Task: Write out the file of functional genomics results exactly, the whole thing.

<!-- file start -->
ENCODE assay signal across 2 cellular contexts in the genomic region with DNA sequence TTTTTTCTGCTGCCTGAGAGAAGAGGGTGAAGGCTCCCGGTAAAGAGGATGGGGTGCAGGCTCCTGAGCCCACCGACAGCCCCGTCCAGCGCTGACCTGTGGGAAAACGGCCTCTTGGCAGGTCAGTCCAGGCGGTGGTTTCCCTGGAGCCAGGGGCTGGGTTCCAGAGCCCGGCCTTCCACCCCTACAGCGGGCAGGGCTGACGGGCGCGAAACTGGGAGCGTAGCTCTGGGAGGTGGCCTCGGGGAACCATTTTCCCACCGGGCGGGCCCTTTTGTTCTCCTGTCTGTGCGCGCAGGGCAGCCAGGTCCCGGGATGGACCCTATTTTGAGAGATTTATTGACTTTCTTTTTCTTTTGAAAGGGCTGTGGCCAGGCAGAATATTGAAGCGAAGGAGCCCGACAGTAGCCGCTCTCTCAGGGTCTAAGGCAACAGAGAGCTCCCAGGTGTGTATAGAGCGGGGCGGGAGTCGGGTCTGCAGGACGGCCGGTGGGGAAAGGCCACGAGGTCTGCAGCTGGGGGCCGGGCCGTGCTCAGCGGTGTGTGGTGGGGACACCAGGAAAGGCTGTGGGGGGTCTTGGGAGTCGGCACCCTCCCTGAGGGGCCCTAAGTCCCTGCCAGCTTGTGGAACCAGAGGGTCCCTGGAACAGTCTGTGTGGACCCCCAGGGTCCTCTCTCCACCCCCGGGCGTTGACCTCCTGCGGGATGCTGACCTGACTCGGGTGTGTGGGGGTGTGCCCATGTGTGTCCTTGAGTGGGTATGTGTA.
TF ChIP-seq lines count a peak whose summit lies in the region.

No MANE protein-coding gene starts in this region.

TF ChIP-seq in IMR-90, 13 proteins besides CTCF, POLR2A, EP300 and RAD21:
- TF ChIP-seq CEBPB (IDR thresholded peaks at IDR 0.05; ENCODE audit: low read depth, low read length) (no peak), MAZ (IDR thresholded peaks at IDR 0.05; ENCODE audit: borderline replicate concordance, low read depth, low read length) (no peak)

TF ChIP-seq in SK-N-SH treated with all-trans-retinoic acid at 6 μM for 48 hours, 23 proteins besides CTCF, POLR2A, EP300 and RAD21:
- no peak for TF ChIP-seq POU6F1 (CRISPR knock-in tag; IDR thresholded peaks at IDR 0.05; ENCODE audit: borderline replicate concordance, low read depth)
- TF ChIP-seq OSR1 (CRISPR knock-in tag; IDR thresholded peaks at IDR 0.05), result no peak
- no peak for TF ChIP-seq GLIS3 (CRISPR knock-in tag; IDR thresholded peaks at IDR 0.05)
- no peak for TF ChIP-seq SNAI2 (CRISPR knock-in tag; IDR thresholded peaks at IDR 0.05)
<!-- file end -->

ENCODE assay signal across 2 cellular contexts in the genomic region with DNA sequence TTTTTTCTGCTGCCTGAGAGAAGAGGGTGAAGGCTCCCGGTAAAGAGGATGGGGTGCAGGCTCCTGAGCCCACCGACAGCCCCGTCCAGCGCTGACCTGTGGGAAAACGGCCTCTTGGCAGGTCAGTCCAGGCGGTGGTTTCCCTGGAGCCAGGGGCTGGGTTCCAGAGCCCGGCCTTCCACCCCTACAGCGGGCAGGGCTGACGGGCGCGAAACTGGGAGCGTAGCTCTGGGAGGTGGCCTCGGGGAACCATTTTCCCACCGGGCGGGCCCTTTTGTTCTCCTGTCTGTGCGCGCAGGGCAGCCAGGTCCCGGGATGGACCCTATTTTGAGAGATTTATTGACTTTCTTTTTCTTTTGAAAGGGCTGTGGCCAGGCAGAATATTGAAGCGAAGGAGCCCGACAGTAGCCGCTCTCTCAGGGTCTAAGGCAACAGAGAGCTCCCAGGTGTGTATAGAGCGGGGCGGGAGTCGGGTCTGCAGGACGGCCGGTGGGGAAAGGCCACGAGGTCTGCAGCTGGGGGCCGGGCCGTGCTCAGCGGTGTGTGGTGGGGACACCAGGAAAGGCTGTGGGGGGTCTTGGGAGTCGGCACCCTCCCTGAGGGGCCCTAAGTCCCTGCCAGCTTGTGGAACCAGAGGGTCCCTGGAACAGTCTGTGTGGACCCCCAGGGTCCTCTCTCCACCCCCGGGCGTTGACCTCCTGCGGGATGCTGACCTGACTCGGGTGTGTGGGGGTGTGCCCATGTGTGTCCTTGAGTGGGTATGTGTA.
TF ChIP-seq lines count a peak whose summit lies in the region.

No MANE protein-coding gene starts in this region.

TF ChIP-seq in IMR-90, 13 proteins besides CTCF, POLR2A, EP300 and RAD21:
- TF ChIP-seq CEBPB (IDR thresholded peaks at IDR 0.05; ENCODE audit: low read depth, low read length) (no peak), MAZ (IDR thresholded peaks at IDR 0.05; ENCODE audit: borderline replicate concordance, low read depth, low read length) (no peak)

TF ChIP-seq in SK-N-SH treated with all-trans-retinoic acid at 6 μM for 48 hours, 23 proteins besides CTCF, POLR2A, EP300 and RAD21:
- no peak for TF ChIP-seq POU6F1 (CRISPR knock-in tag; IDR thresholded peaks at IDR 0.05; ENCODE audit: borderline replicate concordance, low read depth)
- TF ChIP-seq OSR1 (CRISPR knock-in tag; IDR thresholded peaks at IDR 0.05), result no peak
- no peak for TF ChIP-seq GLIS3 (CRISPR knock-in tag; IDR thresholded peaks at IDR 0.05)
- no peak for TF ChIP-seq SNAI2 (CRISPR knock-in tag; IDR thresholded peaks at IDR 0.05)